The Centre for Responsible Credit is externally evaluating the Financial Health Fellowship Programme, which has been delivered over the past six months by the Finance Innovation Lab in partnership with Toynbee Hall. Undertaking the evaluation has involved directly observing several activities, including monthly sessions, one of the leadership retreats, and the pitch practice and recent Demo Day, where Fellows pitched their ideas to around 150 potential investors, regulators and other influentials that could help them get their product or service to market. We are currently assessing a wide range of feedback material which has been gathered from Fellows, speakers, and others engaged by the programme and will be publishing a full report in March 2018.
However, we have now completed a series of qualitative interviews with Fellows, and are able to provide a ‘rapid assessment’ of the Programme based on these and the activities that we have observed. The full report is available here.
Our headline assessment is that the Financial Health Fellowship has been an ‘outstanding success’. The Fellowship has met its stated outcomes of embedding social purpose into the design of new innovations in this field; has improved the leadership and business skills of participants, and has contributed to the creation of a strong, mutually supportive, network with strong links to the wider financial health community.
In particular, we find that the Fellowship has provided:
- Responsive support. The Fellowship team provided a remarkable level of support in responding to the often changing needs of participants, leading to a high impact on their product and service innovations in this field.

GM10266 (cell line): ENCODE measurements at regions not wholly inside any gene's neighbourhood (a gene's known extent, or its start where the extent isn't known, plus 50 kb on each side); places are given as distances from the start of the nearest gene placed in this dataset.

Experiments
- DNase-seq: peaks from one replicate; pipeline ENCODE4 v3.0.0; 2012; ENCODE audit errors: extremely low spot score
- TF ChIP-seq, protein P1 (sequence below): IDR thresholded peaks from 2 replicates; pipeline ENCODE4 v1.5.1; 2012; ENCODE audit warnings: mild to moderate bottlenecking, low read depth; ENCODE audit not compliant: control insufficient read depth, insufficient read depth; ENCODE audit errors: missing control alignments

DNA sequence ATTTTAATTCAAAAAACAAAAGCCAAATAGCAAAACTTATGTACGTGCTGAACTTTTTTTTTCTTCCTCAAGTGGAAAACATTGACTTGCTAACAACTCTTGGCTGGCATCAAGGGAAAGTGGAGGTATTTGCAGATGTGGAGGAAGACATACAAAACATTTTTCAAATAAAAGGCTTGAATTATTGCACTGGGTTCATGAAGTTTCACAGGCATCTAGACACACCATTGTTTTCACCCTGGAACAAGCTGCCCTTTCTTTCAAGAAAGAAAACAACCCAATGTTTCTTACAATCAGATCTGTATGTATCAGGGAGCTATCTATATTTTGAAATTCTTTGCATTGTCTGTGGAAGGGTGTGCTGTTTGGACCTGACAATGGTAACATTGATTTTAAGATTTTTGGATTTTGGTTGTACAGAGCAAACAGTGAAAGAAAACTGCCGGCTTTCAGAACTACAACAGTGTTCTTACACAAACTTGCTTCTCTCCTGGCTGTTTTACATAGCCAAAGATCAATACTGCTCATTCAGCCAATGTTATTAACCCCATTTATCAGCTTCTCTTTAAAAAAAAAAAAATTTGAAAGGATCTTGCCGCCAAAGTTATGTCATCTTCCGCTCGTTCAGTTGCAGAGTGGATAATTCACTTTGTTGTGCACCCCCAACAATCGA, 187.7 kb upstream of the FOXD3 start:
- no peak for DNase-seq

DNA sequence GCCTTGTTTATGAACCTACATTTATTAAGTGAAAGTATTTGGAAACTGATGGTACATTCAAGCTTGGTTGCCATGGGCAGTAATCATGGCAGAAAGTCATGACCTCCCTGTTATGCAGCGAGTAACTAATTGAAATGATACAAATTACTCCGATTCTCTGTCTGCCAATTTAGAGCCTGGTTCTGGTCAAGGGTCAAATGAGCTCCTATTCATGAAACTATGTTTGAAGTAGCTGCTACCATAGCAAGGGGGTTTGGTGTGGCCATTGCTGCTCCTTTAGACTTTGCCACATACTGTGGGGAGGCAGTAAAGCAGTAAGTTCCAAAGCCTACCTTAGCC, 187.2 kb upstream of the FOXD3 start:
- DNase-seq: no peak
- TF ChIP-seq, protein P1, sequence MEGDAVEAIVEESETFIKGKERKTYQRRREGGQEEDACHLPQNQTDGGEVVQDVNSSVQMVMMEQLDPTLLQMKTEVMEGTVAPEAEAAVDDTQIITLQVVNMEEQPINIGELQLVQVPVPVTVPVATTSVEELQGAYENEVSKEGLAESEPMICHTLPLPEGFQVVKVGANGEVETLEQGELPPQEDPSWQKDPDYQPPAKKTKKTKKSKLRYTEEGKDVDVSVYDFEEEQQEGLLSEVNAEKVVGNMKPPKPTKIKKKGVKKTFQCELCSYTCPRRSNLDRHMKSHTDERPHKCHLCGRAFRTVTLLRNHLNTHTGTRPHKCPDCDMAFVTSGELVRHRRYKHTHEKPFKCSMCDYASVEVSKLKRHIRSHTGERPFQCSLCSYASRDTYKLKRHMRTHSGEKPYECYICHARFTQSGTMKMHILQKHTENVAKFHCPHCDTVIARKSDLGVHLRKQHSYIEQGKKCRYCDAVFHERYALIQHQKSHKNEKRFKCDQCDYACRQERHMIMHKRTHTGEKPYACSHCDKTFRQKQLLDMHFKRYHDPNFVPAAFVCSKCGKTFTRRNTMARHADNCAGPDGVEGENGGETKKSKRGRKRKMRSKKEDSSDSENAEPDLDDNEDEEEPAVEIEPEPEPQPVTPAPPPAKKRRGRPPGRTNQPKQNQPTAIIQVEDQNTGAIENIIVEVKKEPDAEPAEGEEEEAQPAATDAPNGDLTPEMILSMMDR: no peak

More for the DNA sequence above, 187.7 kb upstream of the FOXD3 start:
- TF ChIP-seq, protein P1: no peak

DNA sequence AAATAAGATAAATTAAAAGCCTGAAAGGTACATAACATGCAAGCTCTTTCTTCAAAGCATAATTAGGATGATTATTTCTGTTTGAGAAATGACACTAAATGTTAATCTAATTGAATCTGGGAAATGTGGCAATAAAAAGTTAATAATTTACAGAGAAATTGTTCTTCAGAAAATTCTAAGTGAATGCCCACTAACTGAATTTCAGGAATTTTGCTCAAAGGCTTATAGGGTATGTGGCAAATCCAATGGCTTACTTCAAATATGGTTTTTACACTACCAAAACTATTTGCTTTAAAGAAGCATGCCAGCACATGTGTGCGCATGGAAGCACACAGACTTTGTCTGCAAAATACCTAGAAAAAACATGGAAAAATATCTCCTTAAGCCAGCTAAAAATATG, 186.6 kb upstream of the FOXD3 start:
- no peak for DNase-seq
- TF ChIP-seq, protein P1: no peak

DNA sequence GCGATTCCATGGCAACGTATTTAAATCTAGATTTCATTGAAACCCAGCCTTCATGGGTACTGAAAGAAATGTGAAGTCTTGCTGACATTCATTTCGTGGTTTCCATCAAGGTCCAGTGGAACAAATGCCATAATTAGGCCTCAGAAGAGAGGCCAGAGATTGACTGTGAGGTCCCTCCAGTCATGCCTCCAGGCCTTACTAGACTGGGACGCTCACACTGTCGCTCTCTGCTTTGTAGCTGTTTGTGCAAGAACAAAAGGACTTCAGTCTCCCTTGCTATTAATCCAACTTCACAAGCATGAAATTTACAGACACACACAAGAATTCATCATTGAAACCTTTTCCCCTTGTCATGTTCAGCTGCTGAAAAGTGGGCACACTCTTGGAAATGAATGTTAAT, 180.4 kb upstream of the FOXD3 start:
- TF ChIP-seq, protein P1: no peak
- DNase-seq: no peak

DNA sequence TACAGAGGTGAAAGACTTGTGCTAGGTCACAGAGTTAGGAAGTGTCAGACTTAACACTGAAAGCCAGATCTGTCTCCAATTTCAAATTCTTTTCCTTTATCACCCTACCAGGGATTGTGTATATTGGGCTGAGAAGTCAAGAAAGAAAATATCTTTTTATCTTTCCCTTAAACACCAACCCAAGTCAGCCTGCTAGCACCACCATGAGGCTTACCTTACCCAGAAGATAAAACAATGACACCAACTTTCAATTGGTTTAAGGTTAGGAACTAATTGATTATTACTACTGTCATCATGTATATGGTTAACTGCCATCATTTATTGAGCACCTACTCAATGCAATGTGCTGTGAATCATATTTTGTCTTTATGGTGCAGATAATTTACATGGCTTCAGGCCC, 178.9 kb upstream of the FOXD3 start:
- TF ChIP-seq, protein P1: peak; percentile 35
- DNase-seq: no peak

- Culture. Fellowship engendered a real community, with a relaxed learning environment, opportunities for collaboration and strong relationships of trust.
- Curriculum. Fellows appreciated the structure of monthly sessions, which included both expert input and time to apply learning to their own projects. The mix of theory and practice was appreciated.
- Leadership development. Action learning and business mentorship were key elements in developing Fellows’ leadership skills. Regular, supportive feedback helped Fellows develop their capacity to lead within their projects and more widely in the field of financial health.
- Engagement with end users. Toynbee Hall’s Money Mentors provided Fellows with useful insights about how to tailor their products’ to those who are most affected by financial ill-health.
In their own words…
Here is how some of the Fellows summed up the programme:
“For me the Fellowship has been a game-changer. It’s had a huge impact on the way I work, and how I feel about what I’m doing. It was so timely for me to take part, and has been hugely beneficial.”
“This was a brilliant experience in lots of ways – professionally and personally. It was a really supportive group, but I was also pushed out of my comfort zone and my confidence and skills have grown as a result. I also now feel more connected to the bigger picture, having accessed a whole other realm of knowledge about the financial system.”
“There was so much wisdom in this programme and the way it was delivered. I want my own business to do that, to take as much care for the customer as the Fellowship team did for us. They made it look easy, but there was such a lot of thought behind it. You see a lot of accelerator programmes in this space, but this had real oomph!”
We will be providing a more detailed assessment of the programme, including possible lessons to be drawn for future provision, in March. This will also examine how a Community of Practice for Financial Health could be created – based around the Fellows and others engaged by this programme.
“There is such a huge amount of trust between us, and we are continuing to support each other and to work together to share contacts and resources. The biggest resource is the collective, and we really want to build on the momentum that we now have. We need to grow the collaboration, and I want to give back to the Lab and to future Fellows.”